Rodin and the art of ancient Greece
The British Museum
Until July 29th
Words: Lavinia Dickson-Robinson
Auguste Rodin (1840 – 1917) was one of the greatest and most innovative sculptors of the modern era. However, it is little known that Rodin took his inspiration, in large part, from the works of the fifth-century BC sculptor Pheidias, the artist who conceived the Parthenon sculptures.
This exhibition presents works by Rodin and explores how he admired the art of antiquity, particularly that of ancient Greece and how he regularly visited the British Museum to sketch and seek inspiration. Some of the sketches were done on headed notepaper from the Thackeray Hotel where Rodin stayed when he was in London, right opposite the British Museum.
For the very first time, visitors can appreciate Rodin’s extraordinary talent as a sculptor by showing his work alongside the very Parthenon sculptures that inspired him. Thanks to a collaboration with the Musée Rodin in Paris, over 80 works in marble, bronze and plaster, along with some of Rodin’s sketches are displayed in conversation with ancient Greek art. The show allows visitors 360-degree access to many of the works which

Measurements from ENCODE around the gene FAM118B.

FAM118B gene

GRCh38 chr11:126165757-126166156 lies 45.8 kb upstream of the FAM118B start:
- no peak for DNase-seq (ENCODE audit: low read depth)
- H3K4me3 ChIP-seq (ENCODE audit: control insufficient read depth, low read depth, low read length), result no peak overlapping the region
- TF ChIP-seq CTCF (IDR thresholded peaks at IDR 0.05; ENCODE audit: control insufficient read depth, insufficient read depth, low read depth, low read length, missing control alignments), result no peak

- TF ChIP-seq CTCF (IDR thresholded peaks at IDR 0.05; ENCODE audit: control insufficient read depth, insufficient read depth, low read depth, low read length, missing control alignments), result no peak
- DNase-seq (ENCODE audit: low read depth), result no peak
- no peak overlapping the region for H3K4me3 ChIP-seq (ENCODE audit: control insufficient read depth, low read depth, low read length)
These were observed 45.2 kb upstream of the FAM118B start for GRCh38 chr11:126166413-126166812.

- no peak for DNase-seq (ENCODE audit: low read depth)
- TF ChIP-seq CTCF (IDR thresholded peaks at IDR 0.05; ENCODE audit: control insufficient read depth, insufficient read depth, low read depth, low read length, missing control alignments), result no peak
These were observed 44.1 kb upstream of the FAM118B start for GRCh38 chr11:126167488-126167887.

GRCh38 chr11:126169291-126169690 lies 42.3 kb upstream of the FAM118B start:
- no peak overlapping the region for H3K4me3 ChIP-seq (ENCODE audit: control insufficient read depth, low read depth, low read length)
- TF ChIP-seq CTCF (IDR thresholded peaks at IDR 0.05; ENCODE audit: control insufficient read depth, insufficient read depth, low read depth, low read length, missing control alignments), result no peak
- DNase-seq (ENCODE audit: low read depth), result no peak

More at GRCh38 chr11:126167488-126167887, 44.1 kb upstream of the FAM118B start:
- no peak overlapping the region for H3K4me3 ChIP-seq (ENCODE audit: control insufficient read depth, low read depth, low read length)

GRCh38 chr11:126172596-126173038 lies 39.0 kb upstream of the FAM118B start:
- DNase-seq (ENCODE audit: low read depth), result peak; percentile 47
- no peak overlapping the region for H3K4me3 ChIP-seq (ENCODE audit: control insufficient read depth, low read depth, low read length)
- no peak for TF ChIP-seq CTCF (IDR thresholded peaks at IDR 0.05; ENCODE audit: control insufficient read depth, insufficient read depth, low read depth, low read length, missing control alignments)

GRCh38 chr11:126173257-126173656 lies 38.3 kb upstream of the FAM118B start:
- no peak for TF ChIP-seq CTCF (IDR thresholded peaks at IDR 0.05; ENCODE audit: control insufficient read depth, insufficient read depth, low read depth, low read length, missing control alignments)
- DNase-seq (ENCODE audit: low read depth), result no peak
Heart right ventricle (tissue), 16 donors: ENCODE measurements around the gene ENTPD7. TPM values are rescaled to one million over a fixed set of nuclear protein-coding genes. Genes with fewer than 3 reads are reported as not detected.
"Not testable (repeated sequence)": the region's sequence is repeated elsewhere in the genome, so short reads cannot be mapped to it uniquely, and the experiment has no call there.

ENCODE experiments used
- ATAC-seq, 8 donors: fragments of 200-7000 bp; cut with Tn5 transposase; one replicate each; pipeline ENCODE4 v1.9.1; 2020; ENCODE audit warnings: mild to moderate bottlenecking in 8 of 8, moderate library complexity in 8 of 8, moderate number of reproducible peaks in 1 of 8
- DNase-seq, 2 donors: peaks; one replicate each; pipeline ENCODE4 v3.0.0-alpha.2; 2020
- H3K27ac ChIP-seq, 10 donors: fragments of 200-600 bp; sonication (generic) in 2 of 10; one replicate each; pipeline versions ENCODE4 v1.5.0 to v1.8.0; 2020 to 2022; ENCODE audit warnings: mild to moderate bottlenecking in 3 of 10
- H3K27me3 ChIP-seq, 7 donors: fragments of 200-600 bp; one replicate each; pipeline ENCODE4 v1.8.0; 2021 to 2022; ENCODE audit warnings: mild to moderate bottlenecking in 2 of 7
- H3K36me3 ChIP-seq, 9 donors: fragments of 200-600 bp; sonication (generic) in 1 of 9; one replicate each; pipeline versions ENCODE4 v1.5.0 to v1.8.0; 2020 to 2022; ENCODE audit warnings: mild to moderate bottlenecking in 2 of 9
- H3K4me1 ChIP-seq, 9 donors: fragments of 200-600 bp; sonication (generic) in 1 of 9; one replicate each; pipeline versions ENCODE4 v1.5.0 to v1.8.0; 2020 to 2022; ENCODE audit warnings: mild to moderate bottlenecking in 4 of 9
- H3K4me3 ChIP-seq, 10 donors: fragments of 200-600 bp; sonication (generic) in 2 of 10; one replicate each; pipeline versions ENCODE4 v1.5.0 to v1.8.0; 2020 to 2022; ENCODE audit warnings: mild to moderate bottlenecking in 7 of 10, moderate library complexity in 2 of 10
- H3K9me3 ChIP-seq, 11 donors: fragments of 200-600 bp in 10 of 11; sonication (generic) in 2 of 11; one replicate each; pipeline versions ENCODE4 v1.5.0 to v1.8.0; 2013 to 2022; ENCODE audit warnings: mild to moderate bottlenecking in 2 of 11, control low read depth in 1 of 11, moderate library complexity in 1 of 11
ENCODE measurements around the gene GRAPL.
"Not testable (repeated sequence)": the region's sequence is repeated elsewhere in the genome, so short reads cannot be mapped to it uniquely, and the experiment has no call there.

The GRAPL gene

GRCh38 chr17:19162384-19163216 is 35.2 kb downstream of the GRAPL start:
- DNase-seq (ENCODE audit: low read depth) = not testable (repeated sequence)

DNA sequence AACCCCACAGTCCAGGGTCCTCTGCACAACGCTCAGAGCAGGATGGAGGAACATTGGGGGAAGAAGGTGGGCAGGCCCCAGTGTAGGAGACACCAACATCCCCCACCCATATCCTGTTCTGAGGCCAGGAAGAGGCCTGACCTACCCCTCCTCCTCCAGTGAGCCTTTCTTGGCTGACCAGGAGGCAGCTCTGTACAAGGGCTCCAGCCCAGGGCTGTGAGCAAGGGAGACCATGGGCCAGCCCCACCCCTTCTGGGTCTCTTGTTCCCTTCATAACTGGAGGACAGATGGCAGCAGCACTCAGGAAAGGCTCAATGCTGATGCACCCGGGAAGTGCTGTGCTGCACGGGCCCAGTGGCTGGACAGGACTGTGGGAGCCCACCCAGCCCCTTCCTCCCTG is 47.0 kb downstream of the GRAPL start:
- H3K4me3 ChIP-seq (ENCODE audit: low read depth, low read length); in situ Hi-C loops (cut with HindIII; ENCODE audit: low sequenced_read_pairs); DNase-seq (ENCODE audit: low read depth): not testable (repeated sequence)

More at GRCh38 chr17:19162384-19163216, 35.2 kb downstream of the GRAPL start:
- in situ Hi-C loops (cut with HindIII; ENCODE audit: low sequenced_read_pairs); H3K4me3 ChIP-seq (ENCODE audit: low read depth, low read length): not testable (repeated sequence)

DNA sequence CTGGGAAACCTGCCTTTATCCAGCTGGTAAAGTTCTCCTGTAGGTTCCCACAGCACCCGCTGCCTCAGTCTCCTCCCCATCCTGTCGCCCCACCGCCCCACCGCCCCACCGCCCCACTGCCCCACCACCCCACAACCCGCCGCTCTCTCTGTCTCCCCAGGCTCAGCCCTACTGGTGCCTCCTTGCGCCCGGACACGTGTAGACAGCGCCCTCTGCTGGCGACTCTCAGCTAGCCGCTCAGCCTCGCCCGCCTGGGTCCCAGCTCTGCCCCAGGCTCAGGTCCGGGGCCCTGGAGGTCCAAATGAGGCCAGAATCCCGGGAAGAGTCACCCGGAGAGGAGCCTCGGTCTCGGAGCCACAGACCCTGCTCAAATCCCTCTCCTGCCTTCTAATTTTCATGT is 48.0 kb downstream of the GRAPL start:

will be displayed at eye level as if they were in a sculptor’s workshop. The exhibition design takes inspiration from Rodin’s home and studio in Meudon outside Paris. This exhibition reveals that Rodin’s famous work The Kiss (1882) evokes two female goddesses, originally on the East Pediment of the Parthenon, one of which reclines luxuriously in the lap of her companion. The British Museum is borrowing an important version of The Kiss from the Musée Rodin. It is a plaster cast of the first marble example and it became the version which Rodin would display in exhibitions and from which others were copied. Both the Parthenon goddesses and Rodin’s marble Kiss are carved from a single block of stone with one figure melting into another.